Monthly Archives: January 2014

Routines

Olga Kotelko - 93-year old track star.
Olga Kotelko – 93-year old track star.

If you thought last month’s Repairs and Maintenance blog was boring, this one on Routine ought to be a real snoozer. It’s not that I go out of my way to write about dull things, but in a month full of seasonal events sometimes it is worth while to reflect on the background activity that makes up the bulk of our lives. Part of what brought me to this topic was an article in Parade Magazine.

It is about Olga Kotelko a 93 year old that still is a track star. It emphasizes healthy routines as a key to a long and happy life. Part of what prompted me to write about Routine is a new little exercise routine I have been doing for a couple months to strengthen my back after it went out on me just before the critical grape-picking season in October.  My chiropractor suggested some “core exercises”, mostly a variety of leg lifts and some work with a “kettle ball”. Up to now, I have been a farm snob about exercise. I figured that if you got out there and did actual physical work a good deal of the day, that was all you needed. Taking time and money to work out seemed like an effete lifestyle thing for the wealthy and otherwise under-worked people.

The goat manure pile, half turned over.
The goat manure pile, half turned over.

Well I’ve had a change of heart on that way of thinking. Now that I have my repetitions up to decent levels, my lower back and the rest of my body in that general area is working better. On December 16th I helped load and did all the unloading of 8000 lbs of goat manure from the Quillisascut Cheese Company and Farm School. I can’t say that I was not a little tired and sore afterward, but my back was okay and would not have been otherwise. Now along with chopping firewood and leg lifts, I turn over a bit of the manure pile every morning.

Several people have encouraged me to get a tractor capable of hauling, tilling, loading, plowing snow etc. I may well do that some day, but I can do most of those things by hand. I’m still a bit of a farm snob about exercise, also a tight-wad.

The wood cart with Gretchen's ball and snow shovels.
The wood cart with Gretchen’s ball and snow shovels.

Another point in the Olga article is that “habits-not cravings, as you might expect-” determine food choices. So there are lot of other areas worthy of good routines. I can’t say that I always eat right, always stand when I could while working or always refrain from watching easy-viewing TV shows. I could have much better routines and I’m working on that.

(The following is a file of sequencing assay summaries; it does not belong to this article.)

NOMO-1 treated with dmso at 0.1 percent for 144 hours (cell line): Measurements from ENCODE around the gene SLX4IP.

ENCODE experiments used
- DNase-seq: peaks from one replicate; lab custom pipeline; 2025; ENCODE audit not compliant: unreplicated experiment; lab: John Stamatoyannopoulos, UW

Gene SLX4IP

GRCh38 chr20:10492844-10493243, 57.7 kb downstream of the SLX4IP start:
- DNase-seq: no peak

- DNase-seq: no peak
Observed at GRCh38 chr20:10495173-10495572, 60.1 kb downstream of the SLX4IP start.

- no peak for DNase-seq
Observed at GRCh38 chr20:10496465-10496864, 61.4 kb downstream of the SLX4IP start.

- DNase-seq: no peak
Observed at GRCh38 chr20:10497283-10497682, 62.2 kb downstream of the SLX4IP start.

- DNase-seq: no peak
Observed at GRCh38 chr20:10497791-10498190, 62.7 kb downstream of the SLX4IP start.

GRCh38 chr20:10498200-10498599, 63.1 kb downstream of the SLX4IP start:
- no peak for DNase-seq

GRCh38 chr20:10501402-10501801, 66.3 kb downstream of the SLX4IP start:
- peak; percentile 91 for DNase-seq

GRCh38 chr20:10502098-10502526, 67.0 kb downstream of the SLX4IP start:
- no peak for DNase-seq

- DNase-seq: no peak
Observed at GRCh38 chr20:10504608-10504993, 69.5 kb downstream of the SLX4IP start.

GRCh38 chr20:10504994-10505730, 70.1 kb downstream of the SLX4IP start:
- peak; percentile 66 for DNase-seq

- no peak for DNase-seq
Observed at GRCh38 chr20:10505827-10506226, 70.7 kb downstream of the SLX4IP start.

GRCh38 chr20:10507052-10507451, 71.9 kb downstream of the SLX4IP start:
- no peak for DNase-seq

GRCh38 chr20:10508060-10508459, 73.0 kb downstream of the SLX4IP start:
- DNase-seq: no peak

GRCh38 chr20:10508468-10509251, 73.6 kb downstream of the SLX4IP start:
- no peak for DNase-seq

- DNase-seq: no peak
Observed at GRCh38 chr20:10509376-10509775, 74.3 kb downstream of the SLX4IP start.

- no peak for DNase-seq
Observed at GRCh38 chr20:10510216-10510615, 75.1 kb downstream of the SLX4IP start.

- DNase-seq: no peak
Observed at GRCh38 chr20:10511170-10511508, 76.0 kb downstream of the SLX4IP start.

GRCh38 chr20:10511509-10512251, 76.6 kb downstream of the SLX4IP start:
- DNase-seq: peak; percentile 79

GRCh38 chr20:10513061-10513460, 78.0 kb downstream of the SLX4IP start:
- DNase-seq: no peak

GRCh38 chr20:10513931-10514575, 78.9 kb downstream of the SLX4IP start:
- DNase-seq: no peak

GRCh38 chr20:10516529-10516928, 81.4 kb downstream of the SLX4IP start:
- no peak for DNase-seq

There is nothing like the Christmas season to make you eat too much, spend too much, worry a lot about how you look and generally get out of whatever routine, healthy or otherwise that you might have. We attended our share of parties, sent a lot of Christmas Newsletters and exchanged a number of gifts this year. It was good to think about people you care about but don’t contact often. Our regular Christmas Newsletter seemed to be especially well-received this year. It is a worthwhile annual routine.

Apple Tarts with nuts and raisins
Apple Tarts with nuts and raisins

I made a new goodie for the winter solstice bonfire at the Schotts, apple tarts with nuts and homemade raisins. I’ll have to do more of those. Cheryl made a new goodie for the annual Christmas Dinner with Mary Selecky, an easy-nonbake tiramisu. We have had it several times but it was new for that party. I have to say though that for shear showmanship, nothing outdid Charlie Schuerman’s Chocolate Mouse ( yes Mouse not Mousse) Cake. It consisted of a pretty regular holiday cake, probably purchased from a bakery, that looked at first like it was being eaten by a swarm of tiny mice. The mice turned out to be made by welding together a large Hershey’s Kiss and a maraschino cherry with a chocolate coating. They had almond slices for ears and the stem on the cherry served as a tail.

Cake with Chocolate mice eating it.
Cake with Chocolate mice eating it.

Also in the completely-outdone-and-shown-up department, we attended a Christmas Party at CR and Jane Conn’s. CR (don’t ask me what that stands for, he won’t say) inspired the concrete construction of our underground house. His is at least 5 or 6 times larger and completely finished. Jane decorated 4 different Christmas trees in the house each with its own theme. There were trees for red and white cloth Santa Clauses, visual puns (something like a miniature toilet + a deer + railroad track + a paddle = “John Deer Tractor”) and stuffed animals to name three.

The Santa Claus Tree at the Conn's underground house.
The Santa Claus Tree at the Conn’s underground house.

In the decorate-your-truck division of the completely-outdone-and-shown-up department, we have the Colville Concrete truck for 2013. Mercifully, it didn’t have many flashing strings of lights. They were the standard for a house on the main street of Colville that was a sight to make eyes sore. I won’t include a picture. I still don’t know how they made strings of lights turn from red to green to yellow to blue and back to red. Don’t expect that to show up in our routine any time soon.

The Colville Concrete Christmas truck.
The Colville Concrete Christmas truck.

Our tree was much more modest but very classy.  We bought it from a neighbor who has hundreds of Christmas trees growing on his property.  Cheryl decorated it with lights – which you can see in the picture- and lots of very cute ornaments that she has collected over the years.

Our Christmas Tree with lights.
Our Christmas Tree with lights.

 

 

I hope you have a great 2014.